Gov. Reynolds says the public doesn’t have a right to know why she forced DHS director to resign

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Gov. Kim Reynolds and former Department of Human Services Director Jerry Foxhoven. — official portraits

Former Department of Human Services Director Jerry Foxhoven said last week he was forced resign after he refused a request from Gov. Kim Reynolds’ staff “to do something I thought was illegal.” Foxhoven has not explained what that request was, and in an interview aired on Monday, Reynolds told KCRG she doesn’t think the public has the right to know why she forced Foxhoven out.

“No, I’m just not going to get into that,” Reynolds said when asked why she wanted Foxhoven’s resignation. “I just don’t think that that’s healthy and there’s no reason to do that.”

The reporter then asked, “Does the public deserve to know what you’re looking at when you’re making those decisions?”

“I don’t think so,” Reynolds said. “I think it will demonstrate, if you look at the agency and some of the changes that we’re looking at.” [sic]

Foxhoven resigned on June 17. The governor’s office has never disputed that Foxhoven was forced to resign, but has refused to explain why.

“There are a lot of factors that went into that decision,” Reynolds said two days after Foxhoven resigned. “I’m not going to get into them.”

Foxhoven’s resignation attracted national attention last week, when the Associated Press reported Foxhoven frequently used Tupac Shakur lyrics (such as “Pay no mind to those who talk behind your back. It simply means that you are 2 steps ahead”) as inspirational quotes in emails to his DHS staff. He also held “Tupac Fridays,” in which staffers were invited into his office to listen to the rapper’s music.

“I’m a 66-year-old white guy from the Midwest who likes rap music, who likes Tupac!” Foxhoven told NPR following the AP report.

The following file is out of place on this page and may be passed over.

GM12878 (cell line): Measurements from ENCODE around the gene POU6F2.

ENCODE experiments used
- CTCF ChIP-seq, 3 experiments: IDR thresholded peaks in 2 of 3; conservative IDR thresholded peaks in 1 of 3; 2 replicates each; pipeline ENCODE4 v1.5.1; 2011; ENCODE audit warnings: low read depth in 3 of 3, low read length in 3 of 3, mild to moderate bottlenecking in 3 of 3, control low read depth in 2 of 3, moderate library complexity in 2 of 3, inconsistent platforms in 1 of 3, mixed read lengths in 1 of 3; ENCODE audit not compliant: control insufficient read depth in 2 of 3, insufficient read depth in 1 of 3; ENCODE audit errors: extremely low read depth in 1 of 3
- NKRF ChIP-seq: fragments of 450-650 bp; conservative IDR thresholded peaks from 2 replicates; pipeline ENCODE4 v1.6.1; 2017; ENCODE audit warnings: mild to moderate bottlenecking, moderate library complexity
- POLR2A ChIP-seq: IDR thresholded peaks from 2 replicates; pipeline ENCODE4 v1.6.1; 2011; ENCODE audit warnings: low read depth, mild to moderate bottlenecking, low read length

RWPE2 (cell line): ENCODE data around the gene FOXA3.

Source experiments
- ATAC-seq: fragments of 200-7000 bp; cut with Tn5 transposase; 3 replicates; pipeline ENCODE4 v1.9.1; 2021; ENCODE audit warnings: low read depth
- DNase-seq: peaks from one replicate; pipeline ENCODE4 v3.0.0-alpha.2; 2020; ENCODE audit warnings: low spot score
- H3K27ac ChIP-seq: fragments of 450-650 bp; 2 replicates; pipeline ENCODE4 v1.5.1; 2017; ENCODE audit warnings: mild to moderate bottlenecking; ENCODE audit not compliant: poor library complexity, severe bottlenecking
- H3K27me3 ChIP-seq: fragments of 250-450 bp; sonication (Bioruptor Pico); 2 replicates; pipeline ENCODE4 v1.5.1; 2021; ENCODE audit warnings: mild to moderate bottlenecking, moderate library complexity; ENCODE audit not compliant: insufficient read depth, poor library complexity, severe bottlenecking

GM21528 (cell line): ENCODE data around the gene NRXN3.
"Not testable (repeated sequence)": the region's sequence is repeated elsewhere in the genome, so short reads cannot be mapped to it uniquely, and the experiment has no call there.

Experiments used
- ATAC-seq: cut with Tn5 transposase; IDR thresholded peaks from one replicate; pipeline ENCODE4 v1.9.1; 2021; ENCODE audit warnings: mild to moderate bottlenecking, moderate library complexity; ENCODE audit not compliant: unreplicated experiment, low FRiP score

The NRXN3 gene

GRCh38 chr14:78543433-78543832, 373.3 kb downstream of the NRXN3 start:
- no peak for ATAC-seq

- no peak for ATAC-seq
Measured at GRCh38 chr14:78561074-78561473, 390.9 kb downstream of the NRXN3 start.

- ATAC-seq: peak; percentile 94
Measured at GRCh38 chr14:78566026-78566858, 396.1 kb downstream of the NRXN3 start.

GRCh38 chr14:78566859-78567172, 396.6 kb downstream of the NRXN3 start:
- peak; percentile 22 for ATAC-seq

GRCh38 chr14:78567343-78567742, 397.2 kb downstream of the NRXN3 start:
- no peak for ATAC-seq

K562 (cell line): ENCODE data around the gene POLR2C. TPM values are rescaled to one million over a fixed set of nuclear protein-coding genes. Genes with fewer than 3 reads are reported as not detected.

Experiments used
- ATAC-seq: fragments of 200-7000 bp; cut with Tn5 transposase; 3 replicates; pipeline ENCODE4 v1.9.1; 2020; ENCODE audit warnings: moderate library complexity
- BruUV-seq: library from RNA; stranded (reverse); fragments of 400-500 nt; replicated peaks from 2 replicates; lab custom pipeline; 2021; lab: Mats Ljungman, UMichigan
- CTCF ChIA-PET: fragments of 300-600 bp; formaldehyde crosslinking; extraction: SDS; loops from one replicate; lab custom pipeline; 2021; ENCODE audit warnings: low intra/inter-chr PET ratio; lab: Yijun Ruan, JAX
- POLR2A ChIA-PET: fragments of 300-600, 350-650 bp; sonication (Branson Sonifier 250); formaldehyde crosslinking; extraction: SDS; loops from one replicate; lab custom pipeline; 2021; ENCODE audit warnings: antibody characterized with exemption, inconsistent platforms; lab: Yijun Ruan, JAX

Foxhoven said he shared his interest in Tupac to “reach out to our staff, tell them that I’m human, have a little levity,”

It was Foxhoven’s love of Tupac that led to an interview with Pitchfork, an online music magazine. During that interview, Foxhoven made his first and only public comments about why he lost his job.

“[Reynolds’] staff asked me to do something that I thought was illegal and I wouldn’t do it and so they said, ‘O.K., well then you need to go,’” Foxhoven told Pitchfork.

He didn’t say what he’d been asked to do, but explained, “I was concerned about the legality of what they asked. I was concerned and said I wouldn’t do it without a legal opinion.”

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Foxhoven said he wasn’t given a chance to get that opinion.

“We have no idea what former Director Foxhoven is referring to,” Reynolds’ spokesperson Pat Garrett said in a statement about Foxhoven’s claim.

The governor’s office also says it has no written records regarding the decision to fire Foxhoven. In response to an open records request from the Des Moines Register, Michael Boal, deputy legal counsel for Reynolds, said there were no “documented reasons and rationale” related to Foxhoven’s resignation.

Given that Foxhoven was in charge of a state agency with a budget of $6.5 billion and almost 5,000 employees, and was responsible for overseeing Iowa’s Medicaid privatization program, the assertion that there are no written records — even emails — about his dismissal strikes many as unlikely.

Democratic members of the Iowa legislature have called for an investigation of what happened to Foxhoven, but on Monday, House Speaker Linda Upmeyer, a Republican from Clear Lake, said that won’t happen.

“The former director’s vague comment to a music publication has not come with any other details,” Upmeyer said in a written statement. “I would not have our chairwoman of the Oversight Committee initiate an investigation when the former director has declined to elaborate.”

The Gazette reported on Monday that Foxhoven is still declining to answer questions about what possibly illegal thing the Reynolds’ administration wanted him to do, but the former director did give “an interview to a special agent of the Office of Inspector General of the U.S. Department of Health and Human Services.”

“He also has agreed to participate in an interview with State Auditor Rob Sand, and has spoken to a Republican House member and a Republican Senator,” the Gazette reported.

Foxhoven didn’t say which Republican legislators he spoke to.

Sand said his interview with Foxhoven has not yet been scheduled, but the interview would be “one part of getting an understanding of what is going on at the Governor’s Office.”

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